Like so many wood-paneled fights between ‘70s parents in various shades of sexual, financial and fuel crises, this year’s presidential preference primary has inspired few, angered quite a few and scared the shit out of nearly double those numbers. Actually, to be fair, the ‘70s – minus a Watergate scandal or Iran hostage crisis or whatever ¬– carried with them the last vestiges of civility in the political arena. In the ‘80s, the fringes started to show, with folks like Ross Perot and David Duke wide-eyeing from the sidelines and pushing everyone into their respective frenzies. And the ‘60s – minus a Cuban Missile Crisis and a war in Vietnam –saw their biggest campaign moments in the reflections from the sweat blobs on Richard Nixon’s debate-head when faced with the coming surge of John F. Kennedy. Neither era saw the amplified rhetoric we’re witnessing at the Klan rallies (ooops, Donald Trump rallies) in recent weeks, really, minus the Republican National Convention riots during the Vietnam War.
OK, so little has changed. We’re just a little more rock’n’roll and a lot less country now, throwing people out of rallies while simultaneously punching them in the gut while shouting xenophobia. Come on, evolution. Help us out here. Oh, wait. You did. Thanks, internet.
On Tuesday, March 15 – affectionately known as “mini-super-Tuesday,” because it’s cute like a small puppy – Democratic frontrunner Hillary Clinton virtually swept five states: Florida, Illinois, Ohio, North Carolina and Missouri. In Florida, the Clinton campaign reports, the former Secretary of State, U.S. Senator and First Lady nabbed 141 delegates – nearly double that of competing Dem. (-ish) Sen. Bernie Sanders. The popular vote showed a more than 30-point spread between the two in the Sunshine State, which was just about enough to silence the 30 years of violent criticism Clinton has fielded in her public and private life. Right?
Wrong. While Republicans have been running smears – all discounted eventually – now the “progressive” wing of the Democratic Party is playing its #bernieorbust card (meaning, there’s a pledge to not vote for Clinton in the general should she win the primary). It’s a bit of a fringe movement of its own that smells something like green tea at a party, if you catch my drift.
Clinton, who in the LGBT scheme of things has been a fighter and an ally for social and HIV/AIDS global initiatives, issued her gaffe heard round the world at Nancy Reagan’s funeral, immediately apologized profusely (nice lady says something nice at funeral; news at 11) and reopened a discussion about our LGBT history. And so the Sanders-Clinton, “he said, she said” rift made its way into your local gay bar. While we were fighting, however, a fascist gained a lead of more than 50 percent in the Republican Party in a swimming pool of national unrest, racism and acrimony, hairpiece intact.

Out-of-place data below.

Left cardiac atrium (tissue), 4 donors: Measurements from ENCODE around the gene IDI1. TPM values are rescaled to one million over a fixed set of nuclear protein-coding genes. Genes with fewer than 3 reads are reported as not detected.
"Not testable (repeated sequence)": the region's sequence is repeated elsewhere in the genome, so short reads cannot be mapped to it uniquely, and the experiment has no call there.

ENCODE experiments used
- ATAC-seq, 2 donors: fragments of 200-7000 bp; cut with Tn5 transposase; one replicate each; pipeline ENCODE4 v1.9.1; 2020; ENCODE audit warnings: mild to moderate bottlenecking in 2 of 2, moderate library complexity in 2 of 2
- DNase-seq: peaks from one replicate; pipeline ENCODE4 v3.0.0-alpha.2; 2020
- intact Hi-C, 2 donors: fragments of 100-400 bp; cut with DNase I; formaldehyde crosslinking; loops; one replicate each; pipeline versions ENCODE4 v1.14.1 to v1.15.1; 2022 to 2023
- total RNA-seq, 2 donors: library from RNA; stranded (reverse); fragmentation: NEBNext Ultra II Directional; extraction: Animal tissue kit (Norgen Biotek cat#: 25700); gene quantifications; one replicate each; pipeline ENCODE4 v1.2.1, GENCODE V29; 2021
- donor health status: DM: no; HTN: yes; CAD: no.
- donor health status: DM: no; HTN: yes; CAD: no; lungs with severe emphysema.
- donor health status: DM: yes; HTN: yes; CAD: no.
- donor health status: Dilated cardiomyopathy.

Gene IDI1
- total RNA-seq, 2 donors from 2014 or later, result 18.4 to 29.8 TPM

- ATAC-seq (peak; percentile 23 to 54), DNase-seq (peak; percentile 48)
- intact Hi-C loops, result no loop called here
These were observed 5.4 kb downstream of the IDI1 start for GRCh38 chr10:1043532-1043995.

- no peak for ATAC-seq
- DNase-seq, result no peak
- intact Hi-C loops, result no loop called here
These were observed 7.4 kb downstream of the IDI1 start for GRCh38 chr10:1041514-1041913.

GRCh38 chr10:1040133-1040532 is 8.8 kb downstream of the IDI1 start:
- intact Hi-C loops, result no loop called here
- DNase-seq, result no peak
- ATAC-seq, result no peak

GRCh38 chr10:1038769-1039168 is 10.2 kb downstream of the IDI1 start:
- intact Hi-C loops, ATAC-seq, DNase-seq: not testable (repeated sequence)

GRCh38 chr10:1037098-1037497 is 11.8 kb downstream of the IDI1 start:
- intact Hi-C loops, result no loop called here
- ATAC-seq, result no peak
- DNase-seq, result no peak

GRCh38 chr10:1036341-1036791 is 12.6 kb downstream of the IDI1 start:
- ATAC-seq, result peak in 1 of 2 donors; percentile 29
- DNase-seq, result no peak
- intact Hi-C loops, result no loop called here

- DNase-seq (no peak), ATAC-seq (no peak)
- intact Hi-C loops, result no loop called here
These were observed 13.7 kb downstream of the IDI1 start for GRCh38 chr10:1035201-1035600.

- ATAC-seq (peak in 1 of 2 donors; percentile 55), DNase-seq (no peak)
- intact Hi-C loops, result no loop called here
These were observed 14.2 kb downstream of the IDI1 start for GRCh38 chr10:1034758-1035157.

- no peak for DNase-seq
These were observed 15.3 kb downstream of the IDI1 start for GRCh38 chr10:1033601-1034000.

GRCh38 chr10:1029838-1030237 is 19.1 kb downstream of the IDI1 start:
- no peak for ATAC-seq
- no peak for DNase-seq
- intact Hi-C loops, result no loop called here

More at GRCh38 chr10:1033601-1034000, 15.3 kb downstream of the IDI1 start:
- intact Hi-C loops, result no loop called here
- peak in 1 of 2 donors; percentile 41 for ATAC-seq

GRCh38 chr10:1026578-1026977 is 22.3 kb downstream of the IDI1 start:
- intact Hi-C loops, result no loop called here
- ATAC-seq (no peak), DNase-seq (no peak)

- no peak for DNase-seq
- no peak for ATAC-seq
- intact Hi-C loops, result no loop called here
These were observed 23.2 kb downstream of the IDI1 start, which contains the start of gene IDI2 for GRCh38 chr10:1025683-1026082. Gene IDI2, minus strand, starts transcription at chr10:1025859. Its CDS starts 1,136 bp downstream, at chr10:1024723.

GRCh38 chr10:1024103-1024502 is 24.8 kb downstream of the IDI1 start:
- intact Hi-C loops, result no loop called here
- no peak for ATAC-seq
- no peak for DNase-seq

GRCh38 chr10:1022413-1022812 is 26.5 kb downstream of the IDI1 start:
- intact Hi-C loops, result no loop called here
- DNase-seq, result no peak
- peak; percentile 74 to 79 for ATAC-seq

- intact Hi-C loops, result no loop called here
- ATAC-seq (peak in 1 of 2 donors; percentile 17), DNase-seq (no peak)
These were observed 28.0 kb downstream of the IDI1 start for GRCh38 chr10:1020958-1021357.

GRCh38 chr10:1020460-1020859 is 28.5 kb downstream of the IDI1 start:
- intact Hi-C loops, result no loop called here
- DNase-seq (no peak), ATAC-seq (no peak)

Let’s agree that the Hillary narrative is, if nothing else, dragging the discussion down. By all means, we should protect our rights (something both Sanders and Clinton agree on NOW). But right now we need to unite and fight an unfathomable and disgraceful conservative right bench. Go hug a small puppy. You’ll feel better.
Off the Marco
We’re not ones to dance on political graves here, but the demise of former Florida House Speaker and U.S. Senator Marco Rubio’s heralded presidential campaign will someday be buried in middle school social studies textbooks next to Terri Schiavo and Jeb Bush. Take a man of pretense but devoid of political substance, have him lie about his Cuban migration to Florida in print, have him take on the immigration reform issue in the Senate, take your hand out of his puppet posterior and throw him to the wolves with a tiny bottle of water. Boom! Failed candidacy. Rubio dropped out just 15 minutes after polls closed on March 15, because, well, he barely charted. Thanks for playing, Patrick Bateman. You looked great.
If you wanted to hear the cringe of an entire LGBT community with its hands willfully wrapped around a curling iron, then you should have been huddled around the community political theater surrounding Florida Attorney General Pam Bondi’s rousing endorsement of Republican frontrunner Donald Trump in Tampa on March 14. Speaking in code, she said, “We have been friends for years and years, and I know his family personally. I’ve seen firsthand how he leads, and how he cares deeply about the people of this country.” That “firsthand” got called by the media, however, when some suspicious campaign finance deal – Trump donated $25k to Bondi’s re-election PAC in 2013, it turns out, likely prompting her to stop investigating Trump University. Uh-oh. Still, popular St. Pete blogger issued a Facebook comment on the mess, suggesting that in this absurd climate, Bondi will likely be named VP for Trump. Feel that burn?
You might think that as Republicans are recoiling from their Cruz-shaped Bible blisters or Trump-designed frauds, they’d be interested in at least giving the appearance of moderate behavior that could save their political brand. There are down-ticket races to concern themselves with. But jowl-lover and Republican senate leader Mitch McConnell is pulling his best dumbfounded Eeyore in allowing President Barack Obama – or, indeed – potential next-President Hillary Clinton from moving forward with a replacement for old, dead bag of hate rhetoric Justice Antonin Scalia on the court, even though Obama has already picked Merrick Garland, an unassuming bit of middle-of-the-road fancy who Obama has every right to nominate. McConnell is rumored to be taking a call with Garland, but doesn’t want to waste his time on actually doing his job and furthering the process. Jackass.